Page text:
Two by Rabbi Zell

Ever wonder why the Ten Commandments were handed down in two tablet form? All joking aside, wouldn’t it have made more sense, for all Ten Commandments to have been inscribed in smaller letters on one tablet. Perhaps, HaShem could have handed down the Ten Commandments in ten separate forms, much like charms on a charm bracelet. Better yet, if the Torah is likened to a Tree of Life, then the Ten Commandments could have been handed down as a tree with ten branches, with a commandment attached to each branch. What message can we interpret, what sense can we make of the two-tablet format of the Ten Commandments?
The two tablets convey balance. In a variety of ways. Most apparent, are the commandments between Hashem and us, and the commandments between our fellow human beings and us.   The former commandments represent ritual, while the latter commandments encompass ethics and morals. The Ten Commandments appear in two formats: Thou shalt, as well as Thou shalt not. Many of us know them better as positive commandments and negative commandments. For some now, our culture has been emphasizing diet. I couldn’t agree more. But our culture stresses a well-balanced diet only as far as eating. Judaism stresses a well-balanced diet as far as living. Judaism cringes at those of us who focus solely on G-d, but totally ignore other humans; Judaism cringes at those of us who focus solely on other humans, but totally ignore G-d. Whether understood or not, whether acknowledged or not, our mission in life is to bring heaven and earth closer together. Perhaps one tablet should be seen as representing heaven, while the other tablet should be seen as representing earth.
I have no idea whether it is still part of the elementary school curriculum, but back in the day, we were taught that 1 is a whole number. Judaism however is not mathematics, nor does Judaism portend to be. As far as Judaism is concerned, in the world, as we know it, 1 is an incomplete number. That is why  HaShem immediately realized that it was “not good” for Adam, a singular human creature, to be alone. Later on, the sages of the Talmud frowned upon one who does not marry. Judaism views 2 as a whole number. Judaism sees marriage – provided that it a decent match, as taking two “incomplete” individuals and making them whole, by turning them into a unit. Similarly, Judaism (the Talmudic sage, Rabbi Yehoshua ben Prachiah) strongly advises us to acquire a friend. Whether or not Rabbi Yehoshua ben Prachiah felt it was important for a person to get out there and mingle, I have no idea. I do however that the great Talmudic sage saw the importance of having a friend (singular) as opposed to many friends.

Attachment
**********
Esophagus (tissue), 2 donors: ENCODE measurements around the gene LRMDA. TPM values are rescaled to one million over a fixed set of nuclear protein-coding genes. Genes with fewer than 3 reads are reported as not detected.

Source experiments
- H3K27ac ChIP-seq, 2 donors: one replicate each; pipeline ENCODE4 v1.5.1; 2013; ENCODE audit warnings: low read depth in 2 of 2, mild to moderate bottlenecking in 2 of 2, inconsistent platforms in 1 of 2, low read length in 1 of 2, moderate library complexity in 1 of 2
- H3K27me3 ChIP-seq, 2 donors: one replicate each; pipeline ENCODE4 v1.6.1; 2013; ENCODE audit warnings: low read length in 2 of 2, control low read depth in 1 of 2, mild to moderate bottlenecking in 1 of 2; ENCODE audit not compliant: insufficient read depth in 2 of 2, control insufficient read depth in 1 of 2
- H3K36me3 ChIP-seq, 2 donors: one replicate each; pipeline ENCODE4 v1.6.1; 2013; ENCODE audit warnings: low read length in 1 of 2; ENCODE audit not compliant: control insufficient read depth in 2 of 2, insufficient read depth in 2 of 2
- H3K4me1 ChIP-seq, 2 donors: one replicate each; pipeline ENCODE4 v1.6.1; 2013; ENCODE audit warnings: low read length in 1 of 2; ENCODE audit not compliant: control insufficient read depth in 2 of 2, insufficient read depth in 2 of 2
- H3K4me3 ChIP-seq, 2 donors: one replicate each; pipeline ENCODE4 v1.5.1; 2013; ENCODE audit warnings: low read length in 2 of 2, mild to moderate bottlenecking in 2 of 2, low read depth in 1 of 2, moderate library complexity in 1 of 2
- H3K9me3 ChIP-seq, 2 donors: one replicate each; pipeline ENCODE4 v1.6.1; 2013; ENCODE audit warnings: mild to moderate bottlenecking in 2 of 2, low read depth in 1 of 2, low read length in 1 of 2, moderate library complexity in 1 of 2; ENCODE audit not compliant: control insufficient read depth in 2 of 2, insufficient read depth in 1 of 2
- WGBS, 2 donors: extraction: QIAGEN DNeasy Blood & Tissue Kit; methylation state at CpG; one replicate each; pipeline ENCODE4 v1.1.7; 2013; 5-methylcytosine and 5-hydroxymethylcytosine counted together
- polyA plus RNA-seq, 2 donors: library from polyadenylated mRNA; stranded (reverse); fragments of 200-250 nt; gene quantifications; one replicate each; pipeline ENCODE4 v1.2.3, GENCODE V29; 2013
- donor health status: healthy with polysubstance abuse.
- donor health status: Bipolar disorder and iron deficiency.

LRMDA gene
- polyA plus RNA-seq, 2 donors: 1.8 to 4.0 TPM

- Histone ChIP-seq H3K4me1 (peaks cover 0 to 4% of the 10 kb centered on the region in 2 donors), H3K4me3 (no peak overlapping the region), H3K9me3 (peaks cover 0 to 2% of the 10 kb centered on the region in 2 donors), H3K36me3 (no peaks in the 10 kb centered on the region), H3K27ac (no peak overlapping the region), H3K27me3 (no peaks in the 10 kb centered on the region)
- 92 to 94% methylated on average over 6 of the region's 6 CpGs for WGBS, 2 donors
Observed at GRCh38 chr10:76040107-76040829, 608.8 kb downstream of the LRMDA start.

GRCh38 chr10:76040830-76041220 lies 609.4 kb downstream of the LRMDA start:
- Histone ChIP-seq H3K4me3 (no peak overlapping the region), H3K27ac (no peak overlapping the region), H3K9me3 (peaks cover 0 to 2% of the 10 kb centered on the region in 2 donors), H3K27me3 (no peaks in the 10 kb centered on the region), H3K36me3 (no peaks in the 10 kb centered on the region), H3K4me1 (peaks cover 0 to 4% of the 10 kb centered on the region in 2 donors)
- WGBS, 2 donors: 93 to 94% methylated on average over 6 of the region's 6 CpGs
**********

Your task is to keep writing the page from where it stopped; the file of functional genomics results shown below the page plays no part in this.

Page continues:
An anecdote is told about a person sitting down with a psychiatrist. It is his initial appointment. After pouring out his heart, the patient turns to the psychiatrist and asks for a diagnosis. “I think you’re crazy”, says the psychiatrist. The patient is irate. “I demand a second opinion” he shouts.
“You are also ugly”, says the psychiatrist. Second opinions are not limited to patients. Because we humans are fallible, would do well to seek input from another individual, because humans are fallible, we would do well to run ideas past another individual. American English defines a “significant other” as a person with whom someone has an established romantic or sexual relationship. I define a “significant other” as one who will tell you what you need to hear when you are hurting, as one who will tell you what you need to hear when you are oblivious to necessary information concerning you, as one who will tell you what you need to hear when your entire world has turned upside down. Two is a reminder of our need for a significant other.
As much as our tradition emphasizes the giving of the Torah as we celebrate the festival of Shavuot, let us also emphasize the giving of the two tablets. In doing so, let us recall the need for balance in our existence. Let us understand that 2, not 1 is a whole number, and how incomplete we are if left to ourselves. Let us appreciate the role played in our lives by a significant other.